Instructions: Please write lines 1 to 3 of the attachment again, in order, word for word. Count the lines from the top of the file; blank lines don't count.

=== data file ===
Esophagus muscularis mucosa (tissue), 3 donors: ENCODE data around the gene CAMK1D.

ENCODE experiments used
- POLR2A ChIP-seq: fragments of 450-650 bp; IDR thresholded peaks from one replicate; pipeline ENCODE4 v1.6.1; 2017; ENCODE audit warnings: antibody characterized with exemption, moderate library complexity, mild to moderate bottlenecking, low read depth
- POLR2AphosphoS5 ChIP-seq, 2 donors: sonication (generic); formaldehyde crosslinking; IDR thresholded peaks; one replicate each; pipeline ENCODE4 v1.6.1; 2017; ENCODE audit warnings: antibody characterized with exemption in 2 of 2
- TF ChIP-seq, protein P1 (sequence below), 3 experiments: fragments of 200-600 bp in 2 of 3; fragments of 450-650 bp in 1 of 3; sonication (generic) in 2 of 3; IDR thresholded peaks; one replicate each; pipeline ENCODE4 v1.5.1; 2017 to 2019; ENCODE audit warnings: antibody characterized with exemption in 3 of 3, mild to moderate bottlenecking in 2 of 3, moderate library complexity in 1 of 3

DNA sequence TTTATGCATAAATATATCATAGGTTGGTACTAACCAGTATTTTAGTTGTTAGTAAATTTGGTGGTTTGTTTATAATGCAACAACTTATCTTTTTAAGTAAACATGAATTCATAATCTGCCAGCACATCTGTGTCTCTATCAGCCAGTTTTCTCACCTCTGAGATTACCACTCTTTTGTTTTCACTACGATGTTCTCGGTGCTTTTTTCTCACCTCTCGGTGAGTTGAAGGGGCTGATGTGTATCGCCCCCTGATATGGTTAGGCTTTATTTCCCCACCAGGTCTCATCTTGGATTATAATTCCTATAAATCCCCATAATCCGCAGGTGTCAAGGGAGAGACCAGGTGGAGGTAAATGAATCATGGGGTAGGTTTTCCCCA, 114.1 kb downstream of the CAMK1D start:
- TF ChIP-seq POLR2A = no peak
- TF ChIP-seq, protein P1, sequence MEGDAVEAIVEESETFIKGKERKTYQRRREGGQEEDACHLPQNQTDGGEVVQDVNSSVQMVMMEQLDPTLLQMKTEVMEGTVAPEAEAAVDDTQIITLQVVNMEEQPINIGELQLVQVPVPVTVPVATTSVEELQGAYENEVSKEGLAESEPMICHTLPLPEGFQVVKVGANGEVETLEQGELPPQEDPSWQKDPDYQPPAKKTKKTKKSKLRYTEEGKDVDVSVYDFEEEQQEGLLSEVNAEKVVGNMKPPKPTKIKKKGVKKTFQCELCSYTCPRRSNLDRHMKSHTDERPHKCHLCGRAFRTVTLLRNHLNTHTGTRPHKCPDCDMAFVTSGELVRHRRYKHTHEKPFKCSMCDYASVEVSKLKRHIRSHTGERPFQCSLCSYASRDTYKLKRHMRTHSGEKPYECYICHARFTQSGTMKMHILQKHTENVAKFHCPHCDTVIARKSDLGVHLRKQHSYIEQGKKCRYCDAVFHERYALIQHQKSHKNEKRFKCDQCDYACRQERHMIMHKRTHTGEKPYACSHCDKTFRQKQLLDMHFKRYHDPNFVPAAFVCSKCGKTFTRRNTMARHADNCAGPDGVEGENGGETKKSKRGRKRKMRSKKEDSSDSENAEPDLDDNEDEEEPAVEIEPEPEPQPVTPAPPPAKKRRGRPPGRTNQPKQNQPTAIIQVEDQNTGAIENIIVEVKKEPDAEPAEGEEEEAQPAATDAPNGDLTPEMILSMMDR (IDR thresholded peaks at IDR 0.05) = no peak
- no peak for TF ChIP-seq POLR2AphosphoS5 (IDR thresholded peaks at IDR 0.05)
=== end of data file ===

Esophagus muscularis mucosa (tissue), 3 donors: ENCODE data around the gene CAMK1D.

ENCODE experiments used
- POLR2A ChIP-seq: fragments of 450-650 bp; IDR thresholded peaks from one replicate; pipeline ENCODE4 v1.6.1; 2017; ENCODE audit warnings: antibody characterized with exemption, moderate library complexity, mild to moderate bottlenecking, low read depth